Panoptic is a New York City-based small business; most of our clients are small businesses, too. Small businesses need to understand how to leverage SEO and online marketing more than larger companies, because they don’t have the resources to spend on traditional media channels. Print media and television are costly undertakings! But for online marketing to be successful, a clear and long-term strategy needs to be defined – this is where many small businesses fall short and why so many of them end up on Panoptic’s doorstep.
While onsite SEO is fundamental for every website regardless of the size of the company, it’s only the first step on the road to establishing the kind of visibility that leads to a strong and long-lasting online presence. Scattered, unfocused efforts get poor results at best (and can even damage your online credibility). But when you run a small business you’re time is monopolized by overseeing daily operations and leaving you with little energy to focus on any marketing, much less formulating a comprehensive strategy.
Getting to Know Your Clients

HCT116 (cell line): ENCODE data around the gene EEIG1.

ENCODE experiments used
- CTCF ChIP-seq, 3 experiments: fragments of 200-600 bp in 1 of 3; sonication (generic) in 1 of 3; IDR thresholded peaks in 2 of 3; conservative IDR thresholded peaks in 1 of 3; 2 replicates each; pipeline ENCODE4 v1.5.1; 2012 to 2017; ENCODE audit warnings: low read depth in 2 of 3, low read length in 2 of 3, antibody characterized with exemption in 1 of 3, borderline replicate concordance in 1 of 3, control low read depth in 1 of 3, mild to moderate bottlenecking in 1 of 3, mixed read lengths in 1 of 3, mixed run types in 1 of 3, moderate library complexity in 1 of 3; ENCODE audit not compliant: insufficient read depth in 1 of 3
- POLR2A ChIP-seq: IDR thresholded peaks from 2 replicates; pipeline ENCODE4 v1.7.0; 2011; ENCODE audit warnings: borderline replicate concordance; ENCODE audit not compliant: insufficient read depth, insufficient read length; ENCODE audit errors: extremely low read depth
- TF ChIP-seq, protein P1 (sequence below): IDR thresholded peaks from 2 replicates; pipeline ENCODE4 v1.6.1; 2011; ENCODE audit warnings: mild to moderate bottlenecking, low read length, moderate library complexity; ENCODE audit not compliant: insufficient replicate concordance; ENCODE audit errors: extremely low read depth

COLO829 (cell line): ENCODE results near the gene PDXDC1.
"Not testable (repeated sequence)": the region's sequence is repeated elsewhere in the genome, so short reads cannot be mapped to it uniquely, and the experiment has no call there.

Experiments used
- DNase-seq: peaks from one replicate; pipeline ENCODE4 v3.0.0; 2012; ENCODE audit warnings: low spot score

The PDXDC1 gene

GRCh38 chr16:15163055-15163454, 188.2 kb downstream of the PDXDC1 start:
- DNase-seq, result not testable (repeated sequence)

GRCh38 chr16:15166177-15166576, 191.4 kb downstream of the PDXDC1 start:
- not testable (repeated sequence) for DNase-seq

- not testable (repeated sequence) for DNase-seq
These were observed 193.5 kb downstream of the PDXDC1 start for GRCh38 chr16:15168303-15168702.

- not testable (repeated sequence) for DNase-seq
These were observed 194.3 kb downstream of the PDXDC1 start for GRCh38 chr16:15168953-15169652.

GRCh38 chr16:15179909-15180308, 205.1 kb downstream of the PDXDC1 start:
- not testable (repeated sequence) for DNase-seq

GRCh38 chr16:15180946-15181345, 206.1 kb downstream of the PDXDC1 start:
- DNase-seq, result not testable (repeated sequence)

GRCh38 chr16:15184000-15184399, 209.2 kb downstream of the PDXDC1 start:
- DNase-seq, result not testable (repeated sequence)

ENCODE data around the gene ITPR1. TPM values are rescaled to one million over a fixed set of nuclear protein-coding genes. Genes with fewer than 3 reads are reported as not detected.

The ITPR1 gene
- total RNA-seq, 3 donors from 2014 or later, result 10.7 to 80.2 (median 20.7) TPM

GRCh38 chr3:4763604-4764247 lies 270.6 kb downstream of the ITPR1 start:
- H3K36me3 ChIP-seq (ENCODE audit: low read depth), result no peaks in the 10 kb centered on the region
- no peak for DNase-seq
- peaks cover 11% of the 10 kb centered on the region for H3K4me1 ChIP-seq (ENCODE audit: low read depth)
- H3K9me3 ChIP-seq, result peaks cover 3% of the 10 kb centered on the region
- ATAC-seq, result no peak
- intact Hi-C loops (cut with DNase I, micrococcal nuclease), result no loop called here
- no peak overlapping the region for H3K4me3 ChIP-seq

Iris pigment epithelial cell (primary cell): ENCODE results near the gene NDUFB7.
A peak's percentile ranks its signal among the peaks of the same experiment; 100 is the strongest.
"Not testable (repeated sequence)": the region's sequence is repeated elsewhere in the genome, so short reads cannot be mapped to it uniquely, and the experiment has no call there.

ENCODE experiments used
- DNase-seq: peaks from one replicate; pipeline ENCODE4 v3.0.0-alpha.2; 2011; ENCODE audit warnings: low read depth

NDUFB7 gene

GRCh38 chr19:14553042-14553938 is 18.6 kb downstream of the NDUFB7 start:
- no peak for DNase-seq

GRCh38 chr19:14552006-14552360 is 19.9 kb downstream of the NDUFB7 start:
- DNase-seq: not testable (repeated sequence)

Here at Panoptic, when we set out to develop a marketing strategy for a client our first steps have nothing to do with marketing and everything to do with understanding the nature of the client’s business: what values does the company represent, what are its objectives, who are its targeted customers and how do its current customers perceive its brands, products or services? It’s virtually impossible to craft any strategy or marketing plan if you don’t know what the company is and where it wants to go.
The next step is understanding the market the client is operating in. By conducting a little competitive research, we help small business clients gain a sense of where they stand against their rivals in search rankings and overall internet presence. Any small business owner or marketer can look at its competitors’ websites to take inspiration from what they’re doing right (and note what they are doing wrong). After reviewing a number of competing websites, the small business marketer can also learn how to distinguish its company, products or services from the competition.
Both these basic first steps help define a brand for the company. Branding is too often confused with the visual components that help to identify a company, like its logo or tagline. But a brand goes beyond a visual concept; it communicates a company’s values and objectives, and differentiates it from its competitors. A good marketer can help you with the branding process.